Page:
• Run a black wire from the loose end of the fusible link, through the firewall to the brake controller. Route the wire along the existing wiring in the vehicle's engine bay. Push the wire through the firewall at one of the rubber plugs behind the dash.

  • Connect the black wire to the fusible link using a barrel crimp connector.

  • Secure the black wire using wire ties to an existing wiring harness. Make sure the black wire does not come in contact with any moving parts on the engine or on any parts that may become excessively hot, such as the exhaust or intake manifolds.

  • Secure the black wire using wire ties to the chassis or an existing wiring harness. Make sure the black wire does not come in contact with any moving parts on the engine or on any parts that may become excessively hot, such as the exhaust manifold's radiator or intake manifold.

  • Connect the black wire to the black electrical lead on the back of the brake controller using a barrel crimp connector.

Connecting the Trailer Connector to the Brake Controller

  • Start at the rear of the vehicle and run a blue wire along the driver's side frame up to the brake controller. The wire should enter the passenger cabin through one of the rubber plugs behind the dash.

  • Connect the blue wire to the blue electrical lead on the brake controller, using a barrel crimp connector.

  • Secure the blue wire underneath the dash using wire ties. Route the wire away from the gas, brake and clutch pedals.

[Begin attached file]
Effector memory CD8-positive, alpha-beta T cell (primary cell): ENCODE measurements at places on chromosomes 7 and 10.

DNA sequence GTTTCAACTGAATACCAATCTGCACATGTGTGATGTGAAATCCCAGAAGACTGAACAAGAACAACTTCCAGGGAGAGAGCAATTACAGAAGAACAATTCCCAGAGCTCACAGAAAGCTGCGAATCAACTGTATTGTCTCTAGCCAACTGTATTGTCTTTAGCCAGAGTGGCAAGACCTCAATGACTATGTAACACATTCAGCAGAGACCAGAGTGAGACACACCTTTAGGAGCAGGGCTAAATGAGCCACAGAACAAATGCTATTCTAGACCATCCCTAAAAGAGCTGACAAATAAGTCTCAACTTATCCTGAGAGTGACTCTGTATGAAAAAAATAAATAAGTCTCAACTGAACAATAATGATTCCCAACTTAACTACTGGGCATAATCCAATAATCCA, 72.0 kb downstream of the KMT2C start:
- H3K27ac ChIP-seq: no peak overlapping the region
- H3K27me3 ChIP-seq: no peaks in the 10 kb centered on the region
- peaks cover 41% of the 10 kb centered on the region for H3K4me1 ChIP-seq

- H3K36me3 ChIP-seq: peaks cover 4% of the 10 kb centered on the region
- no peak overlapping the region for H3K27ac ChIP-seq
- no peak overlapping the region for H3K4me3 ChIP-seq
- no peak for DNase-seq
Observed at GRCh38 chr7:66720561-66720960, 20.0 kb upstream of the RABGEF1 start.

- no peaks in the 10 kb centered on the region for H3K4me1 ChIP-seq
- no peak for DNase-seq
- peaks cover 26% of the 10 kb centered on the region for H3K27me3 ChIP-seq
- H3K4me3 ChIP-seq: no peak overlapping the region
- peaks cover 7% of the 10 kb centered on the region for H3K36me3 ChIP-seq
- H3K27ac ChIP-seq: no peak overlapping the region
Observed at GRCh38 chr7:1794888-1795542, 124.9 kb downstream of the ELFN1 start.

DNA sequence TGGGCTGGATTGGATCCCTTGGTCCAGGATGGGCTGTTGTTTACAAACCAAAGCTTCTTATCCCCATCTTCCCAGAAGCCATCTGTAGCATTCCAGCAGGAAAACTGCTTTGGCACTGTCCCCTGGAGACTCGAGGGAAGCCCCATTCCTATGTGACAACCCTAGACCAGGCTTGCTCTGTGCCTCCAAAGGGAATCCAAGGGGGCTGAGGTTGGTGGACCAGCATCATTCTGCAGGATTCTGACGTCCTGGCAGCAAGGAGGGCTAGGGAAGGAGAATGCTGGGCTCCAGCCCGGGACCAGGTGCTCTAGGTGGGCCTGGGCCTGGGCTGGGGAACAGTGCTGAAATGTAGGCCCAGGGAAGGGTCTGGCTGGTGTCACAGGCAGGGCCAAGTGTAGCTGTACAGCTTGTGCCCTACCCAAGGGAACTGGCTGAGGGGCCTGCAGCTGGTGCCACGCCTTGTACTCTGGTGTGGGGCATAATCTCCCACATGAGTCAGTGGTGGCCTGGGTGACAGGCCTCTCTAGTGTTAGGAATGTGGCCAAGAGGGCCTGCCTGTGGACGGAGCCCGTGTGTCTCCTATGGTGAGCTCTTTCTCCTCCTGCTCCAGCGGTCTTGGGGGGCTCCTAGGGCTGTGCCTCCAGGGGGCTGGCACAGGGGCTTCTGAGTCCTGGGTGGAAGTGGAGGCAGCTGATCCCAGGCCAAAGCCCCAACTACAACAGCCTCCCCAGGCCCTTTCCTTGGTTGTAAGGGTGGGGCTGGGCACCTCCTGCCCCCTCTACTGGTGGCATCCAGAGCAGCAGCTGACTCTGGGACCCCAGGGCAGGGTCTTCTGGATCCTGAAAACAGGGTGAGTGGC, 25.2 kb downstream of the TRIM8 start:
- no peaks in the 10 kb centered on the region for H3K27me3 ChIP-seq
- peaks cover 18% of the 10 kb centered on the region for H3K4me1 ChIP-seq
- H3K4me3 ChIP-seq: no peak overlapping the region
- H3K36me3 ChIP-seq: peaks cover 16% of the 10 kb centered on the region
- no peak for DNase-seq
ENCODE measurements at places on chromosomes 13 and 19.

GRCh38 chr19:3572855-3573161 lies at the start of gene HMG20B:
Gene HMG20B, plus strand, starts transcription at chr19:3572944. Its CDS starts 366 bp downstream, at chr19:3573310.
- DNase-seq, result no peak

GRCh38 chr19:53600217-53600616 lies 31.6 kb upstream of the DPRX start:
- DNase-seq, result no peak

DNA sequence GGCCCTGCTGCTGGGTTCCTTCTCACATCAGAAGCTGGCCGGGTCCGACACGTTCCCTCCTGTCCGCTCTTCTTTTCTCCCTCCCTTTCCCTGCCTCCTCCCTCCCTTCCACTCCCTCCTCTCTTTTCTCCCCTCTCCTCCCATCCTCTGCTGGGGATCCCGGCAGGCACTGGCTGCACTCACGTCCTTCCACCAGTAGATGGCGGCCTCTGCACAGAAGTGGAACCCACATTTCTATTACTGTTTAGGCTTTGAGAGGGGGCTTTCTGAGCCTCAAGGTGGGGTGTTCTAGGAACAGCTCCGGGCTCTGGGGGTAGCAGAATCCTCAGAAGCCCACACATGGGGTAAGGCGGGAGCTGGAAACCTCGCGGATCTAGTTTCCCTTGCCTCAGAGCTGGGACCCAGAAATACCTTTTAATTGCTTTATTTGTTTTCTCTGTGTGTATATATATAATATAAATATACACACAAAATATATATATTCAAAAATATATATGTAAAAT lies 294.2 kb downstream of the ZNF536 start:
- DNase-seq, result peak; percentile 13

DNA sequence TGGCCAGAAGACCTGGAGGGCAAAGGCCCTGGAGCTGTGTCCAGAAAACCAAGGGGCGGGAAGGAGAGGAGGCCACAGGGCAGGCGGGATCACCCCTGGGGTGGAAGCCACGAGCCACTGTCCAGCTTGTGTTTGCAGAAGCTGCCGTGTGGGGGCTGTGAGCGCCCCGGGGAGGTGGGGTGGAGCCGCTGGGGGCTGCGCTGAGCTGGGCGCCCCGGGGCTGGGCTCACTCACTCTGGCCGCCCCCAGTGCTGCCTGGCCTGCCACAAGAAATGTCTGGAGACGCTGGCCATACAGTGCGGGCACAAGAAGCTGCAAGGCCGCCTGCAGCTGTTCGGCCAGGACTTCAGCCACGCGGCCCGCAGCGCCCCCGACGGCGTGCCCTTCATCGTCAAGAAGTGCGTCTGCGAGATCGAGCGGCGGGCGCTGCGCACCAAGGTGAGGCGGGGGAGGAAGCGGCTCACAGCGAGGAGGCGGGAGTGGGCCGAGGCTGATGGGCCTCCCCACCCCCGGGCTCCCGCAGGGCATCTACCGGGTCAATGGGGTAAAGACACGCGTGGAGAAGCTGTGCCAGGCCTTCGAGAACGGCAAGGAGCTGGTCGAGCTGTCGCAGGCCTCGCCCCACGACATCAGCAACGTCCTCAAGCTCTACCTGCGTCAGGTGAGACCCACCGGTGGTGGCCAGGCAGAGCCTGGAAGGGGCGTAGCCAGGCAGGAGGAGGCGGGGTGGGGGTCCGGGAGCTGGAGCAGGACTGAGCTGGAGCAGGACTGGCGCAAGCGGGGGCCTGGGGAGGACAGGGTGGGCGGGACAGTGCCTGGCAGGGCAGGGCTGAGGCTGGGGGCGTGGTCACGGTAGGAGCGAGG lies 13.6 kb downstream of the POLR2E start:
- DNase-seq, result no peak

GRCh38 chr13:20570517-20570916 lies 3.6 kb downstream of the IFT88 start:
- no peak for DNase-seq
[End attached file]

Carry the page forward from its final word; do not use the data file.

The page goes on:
• Secure the blue wire along the frame using wire ties. Do not connect the wire to brake or fuel lines.

  • Connect the blue wire to blue electrical lead on the trailer connector.

Connecting the Brake Controller to the Brake Light Switch

  • Reconnect the ground cable to the negative battery terminal.

  • Locate the brake light switch, it will be on the brake pedal.

  • Locate the wire attached to the brake light switch that activates the brake lights. Use a 12-volt test light. Attach the ground clip on the test light to the vehicle's body. Use the probe on the end of the test light to pierce the insulation of each of the wires coming out of brake light switch. You are looking for the wire that causes the test light to light up when you push the brake pedal down.

  • Connect a red wire to the electrical lead you found in the step above using a side crimp connector.

  • Route the red wire underneath the dash and away from the gas, brake and clutch pedals. Secure with wire ties.

  • Connect the red wire to the red electrical lead attached to the brake controller, using a barrel crimp connector.

Tips & Warnings

  • Cover the connectors you installed with electrical tape. This will keep the connections from corroding. Newer vehicles can avoid this process by utilizing a vehicle specific harness. Before you begin, contact a trailer parts supplier, and give them the year of your Dodge Ram to see if a ready-made harness is available.
  • Check to make sure the wires you run do not come in contact or interfere in any way with the vehicle's suspension.

References

  • Photo Credit camophoto - creativecommons.com